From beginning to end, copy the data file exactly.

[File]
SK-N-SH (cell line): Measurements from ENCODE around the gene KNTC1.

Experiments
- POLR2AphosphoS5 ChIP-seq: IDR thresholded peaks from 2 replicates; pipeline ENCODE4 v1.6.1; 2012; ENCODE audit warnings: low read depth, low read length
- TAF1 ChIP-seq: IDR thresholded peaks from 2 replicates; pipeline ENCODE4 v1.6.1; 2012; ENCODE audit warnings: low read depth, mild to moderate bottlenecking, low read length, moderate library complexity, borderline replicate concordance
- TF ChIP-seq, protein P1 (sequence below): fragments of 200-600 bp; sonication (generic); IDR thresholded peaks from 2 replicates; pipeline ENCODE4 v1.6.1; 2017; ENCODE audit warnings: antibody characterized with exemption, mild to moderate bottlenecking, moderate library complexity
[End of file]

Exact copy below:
SK-N-SH (cell line): Measurements from ENCODE around the gene KNTC1.

Experiments
- POLR2AphosphoS5 ChIP-seq: IDR thresholded peaks from 2 replicates; pipeline ENCODE4 v1.6.1; 2012; ENCODE audit warnings: low read depth, low read length
- TAF1 ChIP-seq: IDR thresholded peaks from 2 replicates; pipeline ENCODE4 v1.6.1; 2012; ENCODE audit warnings: low read depth, mild to moderate bottlenecking, low read length, moderate library complexity, borderline replicate concordance
- TF ChIP-seq, protein P1 (sequence below): fragments of 200-600 bp; sonication (generic); IDR thresholded peaks from 2 replicates; pipeline ENCODE4 v1.6.1; 2017; ENCODE audit warnings: antibody characterized with exemption, mild to moderate bottlenecking, moderate library complexity